Harry Daniels has officially been named senior associate dean for administration for NC State University’s College of Agriculture and Life Sciences. He’s been acting in the position since Feb. 1.
Dean Richard Linton announced the appointment this week, noting that Daniels brings substantial leadership experience at NC State to the important role. Daniels was named head of the Department of Applied Ecology in 2013. He also has been university director of the Southeast Climate Science Center, which fosters collaborative partnerships across the NC State campus on the topic of global change.
“We are very lucky to have attracted Dr. Daniels to this critical leadership position in CALS,” Linton said. “He is an experienced and dedicated leader, and he brings new and innovative ideas that we plan to implement to help our college grow. I feel very fortunate to have him by my side.”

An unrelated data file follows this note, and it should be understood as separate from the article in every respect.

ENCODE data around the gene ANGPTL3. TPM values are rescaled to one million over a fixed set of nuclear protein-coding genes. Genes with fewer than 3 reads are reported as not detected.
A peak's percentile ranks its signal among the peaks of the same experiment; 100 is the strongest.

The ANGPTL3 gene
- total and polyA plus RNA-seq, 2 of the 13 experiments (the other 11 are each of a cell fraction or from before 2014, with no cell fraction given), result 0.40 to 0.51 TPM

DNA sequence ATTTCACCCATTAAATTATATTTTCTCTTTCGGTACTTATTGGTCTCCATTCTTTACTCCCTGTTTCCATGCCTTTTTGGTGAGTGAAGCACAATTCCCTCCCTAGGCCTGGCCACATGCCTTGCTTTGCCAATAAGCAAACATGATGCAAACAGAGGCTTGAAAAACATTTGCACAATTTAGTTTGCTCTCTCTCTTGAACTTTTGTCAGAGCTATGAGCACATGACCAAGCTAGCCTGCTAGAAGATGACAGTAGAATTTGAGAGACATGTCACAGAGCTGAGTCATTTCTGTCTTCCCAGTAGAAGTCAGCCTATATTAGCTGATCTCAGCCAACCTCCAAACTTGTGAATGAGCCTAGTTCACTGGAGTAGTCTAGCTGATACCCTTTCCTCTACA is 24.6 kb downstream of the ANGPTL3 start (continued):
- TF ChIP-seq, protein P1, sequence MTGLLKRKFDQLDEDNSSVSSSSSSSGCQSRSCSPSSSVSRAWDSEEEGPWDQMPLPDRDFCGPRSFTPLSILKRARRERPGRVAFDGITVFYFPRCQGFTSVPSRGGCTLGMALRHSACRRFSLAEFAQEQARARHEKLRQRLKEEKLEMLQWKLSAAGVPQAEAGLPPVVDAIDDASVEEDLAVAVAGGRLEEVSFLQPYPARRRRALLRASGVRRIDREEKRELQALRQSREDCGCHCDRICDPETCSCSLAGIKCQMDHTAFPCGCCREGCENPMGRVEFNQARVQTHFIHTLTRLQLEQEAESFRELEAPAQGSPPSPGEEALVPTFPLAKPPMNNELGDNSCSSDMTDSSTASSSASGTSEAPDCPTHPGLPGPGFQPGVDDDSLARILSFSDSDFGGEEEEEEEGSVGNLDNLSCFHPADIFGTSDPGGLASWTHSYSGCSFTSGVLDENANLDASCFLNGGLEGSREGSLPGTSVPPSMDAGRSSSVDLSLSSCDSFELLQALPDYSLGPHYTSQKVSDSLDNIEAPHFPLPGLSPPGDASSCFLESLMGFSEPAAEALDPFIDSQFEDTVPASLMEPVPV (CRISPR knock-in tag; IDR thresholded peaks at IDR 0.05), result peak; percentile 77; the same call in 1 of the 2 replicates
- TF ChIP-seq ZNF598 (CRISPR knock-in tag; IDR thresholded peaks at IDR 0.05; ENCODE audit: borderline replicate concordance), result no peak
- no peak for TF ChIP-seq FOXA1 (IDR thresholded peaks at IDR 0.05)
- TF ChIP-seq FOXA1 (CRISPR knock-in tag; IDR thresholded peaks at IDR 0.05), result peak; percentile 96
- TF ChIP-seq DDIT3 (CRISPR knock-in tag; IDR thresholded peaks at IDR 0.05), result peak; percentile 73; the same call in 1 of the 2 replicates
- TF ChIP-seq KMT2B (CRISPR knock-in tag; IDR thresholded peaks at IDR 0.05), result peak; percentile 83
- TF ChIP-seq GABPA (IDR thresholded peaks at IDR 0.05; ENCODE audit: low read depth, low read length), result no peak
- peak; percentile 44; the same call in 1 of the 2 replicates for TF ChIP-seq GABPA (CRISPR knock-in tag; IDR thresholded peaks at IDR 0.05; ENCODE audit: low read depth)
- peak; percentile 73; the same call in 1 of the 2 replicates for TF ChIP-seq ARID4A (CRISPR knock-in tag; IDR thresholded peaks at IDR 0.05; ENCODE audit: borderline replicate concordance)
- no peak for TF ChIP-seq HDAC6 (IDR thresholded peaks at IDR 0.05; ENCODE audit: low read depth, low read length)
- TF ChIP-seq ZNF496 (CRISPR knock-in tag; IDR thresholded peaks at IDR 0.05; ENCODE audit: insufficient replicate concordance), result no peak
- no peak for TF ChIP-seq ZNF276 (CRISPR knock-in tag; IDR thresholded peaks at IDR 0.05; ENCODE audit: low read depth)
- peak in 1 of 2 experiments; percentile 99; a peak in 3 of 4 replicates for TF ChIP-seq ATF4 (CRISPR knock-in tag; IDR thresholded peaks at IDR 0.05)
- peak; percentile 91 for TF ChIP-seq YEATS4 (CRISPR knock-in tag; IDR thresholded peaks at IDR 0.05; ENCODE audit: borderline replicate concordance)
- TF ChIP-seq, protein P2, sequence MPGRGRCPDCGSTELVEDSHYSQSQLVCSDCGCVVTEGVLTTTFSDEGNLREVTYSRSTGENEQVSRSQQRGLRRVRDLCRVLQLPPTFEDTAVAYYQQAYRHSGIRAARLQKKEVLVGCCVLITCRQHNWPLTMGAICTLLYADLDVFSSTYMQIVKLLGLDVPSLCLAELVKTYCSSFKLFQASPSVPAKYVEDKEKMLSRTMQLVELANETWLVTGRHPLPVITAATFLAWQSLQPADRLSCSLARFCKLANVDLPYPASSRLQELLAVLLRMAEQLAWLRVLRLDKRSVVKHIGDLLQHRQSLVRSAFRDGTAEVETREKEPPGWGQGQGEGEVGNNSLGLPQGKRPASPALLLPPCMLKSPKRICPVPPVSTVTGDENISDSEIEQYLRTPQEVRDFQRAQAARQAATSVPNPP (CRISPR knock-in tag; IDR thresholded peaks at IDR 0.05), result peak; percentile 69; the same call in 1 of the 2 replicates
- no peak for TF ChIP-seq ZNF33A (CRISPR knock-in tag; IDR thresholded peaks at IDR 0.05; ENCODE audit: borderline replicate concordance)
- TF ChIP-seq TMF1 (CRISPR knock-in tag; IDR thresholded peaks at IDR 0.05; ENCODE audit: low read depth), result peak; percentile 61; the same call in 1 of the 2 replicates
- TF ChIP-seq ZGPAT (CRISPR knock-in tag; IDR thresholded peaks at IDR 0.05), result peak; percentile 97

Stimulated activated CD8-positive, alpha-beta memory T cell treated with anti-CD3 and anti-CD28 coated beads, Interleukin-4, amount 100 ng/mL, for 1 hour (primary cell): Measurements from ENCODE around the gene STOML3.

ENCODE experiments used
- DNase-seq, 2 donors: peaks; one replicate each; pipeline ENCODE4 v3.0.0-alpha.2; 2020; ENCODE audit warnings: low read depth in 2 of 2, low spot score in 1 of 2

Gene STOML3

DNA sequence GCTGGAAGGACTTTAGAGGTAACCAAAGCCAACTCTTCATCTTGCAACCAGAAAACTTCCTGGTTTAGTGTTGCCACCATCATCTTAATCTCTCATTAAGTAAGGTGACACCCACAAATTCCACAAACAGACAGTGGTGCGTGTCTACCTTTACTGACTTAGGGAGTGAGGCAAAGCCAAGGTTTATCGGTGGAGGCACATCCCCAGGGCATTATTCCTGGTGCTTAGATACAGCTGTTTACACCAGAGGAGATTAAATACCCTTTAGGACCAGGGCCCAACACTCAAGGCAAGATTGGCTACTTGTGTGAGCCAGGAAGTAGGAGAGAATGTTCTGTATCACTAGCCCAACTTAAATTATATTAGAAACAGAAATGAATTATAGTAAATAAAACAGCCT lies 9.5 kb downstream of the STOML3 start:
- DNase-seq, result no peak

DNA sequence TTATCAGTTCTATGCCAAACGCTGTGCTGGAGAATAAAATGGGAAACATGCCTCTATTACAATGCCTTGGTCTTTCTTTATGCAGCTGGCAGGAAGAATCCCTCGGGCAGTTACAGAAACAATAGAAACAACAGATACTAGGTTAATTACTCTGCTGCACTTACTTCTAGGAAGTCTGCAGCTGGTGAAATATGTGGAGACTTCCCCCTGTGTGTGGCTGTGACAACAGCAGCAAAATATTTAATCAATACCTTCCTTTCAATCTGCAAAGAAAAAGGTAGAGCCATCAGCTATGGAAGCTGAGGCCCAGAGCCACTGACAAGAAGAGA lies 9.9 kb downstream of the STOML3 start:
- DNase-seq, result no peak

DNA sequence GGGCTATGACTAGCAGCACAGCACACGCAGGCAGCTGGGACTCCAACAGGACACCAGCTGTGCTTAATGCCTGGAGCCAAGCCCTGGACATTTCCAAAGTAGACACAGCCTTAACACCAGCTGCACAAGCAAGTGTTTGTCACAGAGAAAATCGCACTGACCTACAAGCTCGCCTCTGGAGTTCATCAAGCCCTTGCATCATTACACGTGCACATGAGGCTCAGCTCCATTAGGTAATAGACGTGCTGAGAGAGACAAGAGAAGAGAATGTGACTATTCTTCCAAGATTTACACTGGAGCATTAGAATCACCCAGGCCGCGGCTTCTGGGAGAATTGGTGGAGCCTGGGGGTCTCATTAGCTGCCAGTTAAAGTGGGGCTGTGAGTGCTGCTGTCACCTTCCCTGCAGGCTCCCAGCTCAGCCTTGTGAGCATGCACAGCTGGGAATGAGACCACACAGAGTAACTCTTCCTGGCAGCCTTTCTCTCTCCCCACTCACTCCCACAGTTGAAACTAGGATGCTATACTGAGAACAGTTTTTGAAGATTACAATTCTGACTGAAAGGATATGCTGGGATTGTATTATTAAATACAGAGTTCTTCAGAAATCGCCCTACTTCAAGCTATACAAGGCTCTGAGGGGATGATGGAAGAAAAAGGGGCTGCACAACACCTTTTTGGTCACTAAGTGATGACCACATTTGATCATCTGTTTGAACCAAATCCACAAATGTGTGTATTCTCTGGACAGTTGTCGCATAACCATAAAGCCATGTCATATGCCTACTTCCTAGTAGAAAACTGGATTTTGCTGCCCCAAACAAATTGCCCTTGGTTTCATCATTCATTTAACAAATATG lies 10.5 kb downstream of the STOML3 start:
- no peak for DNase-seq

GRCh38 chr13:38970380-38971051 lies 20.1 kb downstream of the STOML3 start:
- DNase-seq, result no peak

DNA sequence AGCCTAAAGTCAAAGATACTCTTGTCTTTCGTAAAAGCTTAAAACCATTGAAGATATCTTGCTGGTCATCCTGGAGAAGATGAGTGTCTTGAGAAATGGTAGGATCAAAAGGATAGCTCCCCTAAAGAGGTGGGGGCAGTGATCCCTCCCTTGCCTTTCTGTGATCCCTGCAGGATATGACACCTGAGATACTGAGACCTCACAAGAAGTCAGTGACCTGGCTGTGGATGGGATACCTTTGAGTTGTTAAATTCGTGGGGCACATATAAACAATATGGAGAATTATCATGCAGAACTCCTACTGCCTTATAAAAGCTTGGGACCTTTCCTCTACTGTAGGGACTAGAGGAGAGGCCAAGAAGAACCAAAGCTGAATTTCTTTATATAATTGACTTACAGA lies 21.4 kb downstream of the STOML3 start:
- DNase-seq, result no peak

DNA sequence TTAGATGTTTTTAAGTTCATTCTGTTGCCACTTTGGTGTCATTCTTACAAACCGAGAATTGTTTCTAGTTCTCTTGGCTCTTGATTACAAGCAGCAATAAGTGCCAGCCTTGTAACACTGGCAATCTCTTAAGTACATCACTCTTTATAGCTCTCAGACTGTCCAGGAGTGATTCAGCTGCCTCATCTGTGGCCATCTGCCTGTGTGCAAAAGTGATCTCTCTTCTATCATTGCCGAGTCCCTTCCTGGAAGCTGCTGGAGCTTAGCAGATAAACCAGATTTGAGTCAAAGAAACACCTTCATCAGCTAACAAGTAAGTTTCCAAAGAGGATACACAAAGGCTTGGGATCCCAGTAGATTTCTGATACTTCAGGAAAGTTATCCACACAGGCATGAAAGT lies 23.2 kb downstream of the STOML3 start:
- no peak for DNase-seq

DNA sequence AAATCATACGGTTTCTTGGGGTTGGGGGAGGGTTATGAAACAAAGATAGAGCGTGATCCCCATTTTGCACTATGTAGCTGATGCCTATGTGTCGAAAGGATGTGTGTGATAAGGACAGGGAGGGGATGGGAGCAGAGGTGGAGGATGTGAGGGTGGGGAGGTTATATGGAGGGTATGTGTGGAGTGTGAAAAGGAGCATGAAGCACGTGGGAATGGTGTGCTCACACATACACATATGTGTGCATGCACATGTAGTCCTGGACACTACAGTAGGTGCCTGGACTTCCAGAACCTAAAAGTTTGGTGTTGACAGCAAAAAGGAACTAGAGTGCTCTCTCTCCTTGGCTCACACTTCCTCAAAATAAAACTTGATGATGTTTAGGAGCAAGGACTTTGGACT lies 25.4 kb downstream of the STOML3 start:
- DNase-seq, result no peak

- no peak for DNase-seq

In the weeks since Daniels became acting senior associate dean, he has sought to meet faculty and staff in all the departments and centers, both on-campus and at the off-campus units, to become familiar with their challenges and to understand how he can help them carry out the college’s research, teaching and extension missions.
“In the longer term, I plan to build on the momentum the college has gained from its reorganization and continue to improve our national standing,” he added. “Specifically, I think we can make significant progress in leadership development and diversity among the faculty and staff throughout the college.”
Daniels joined the CALS faculty in 1994 as an assistant professor and Extension aquaculture specialist. Before that, he’d been a shrimp hatchery manager and director of research and development for a private company in Ecuador and as a U.S. Peace Corps volunteer in Gabon and Togo.
Daniels holds a bachelor’s degree in psychology from Loyola College in Baltimore as well as master’s and doctoral degrees in water quality from Auburn University. His research, teaching and extension work has focused on aquaculture of freshwater and marine species.
This post was originally published in College of Agriculture and Life Sciences News.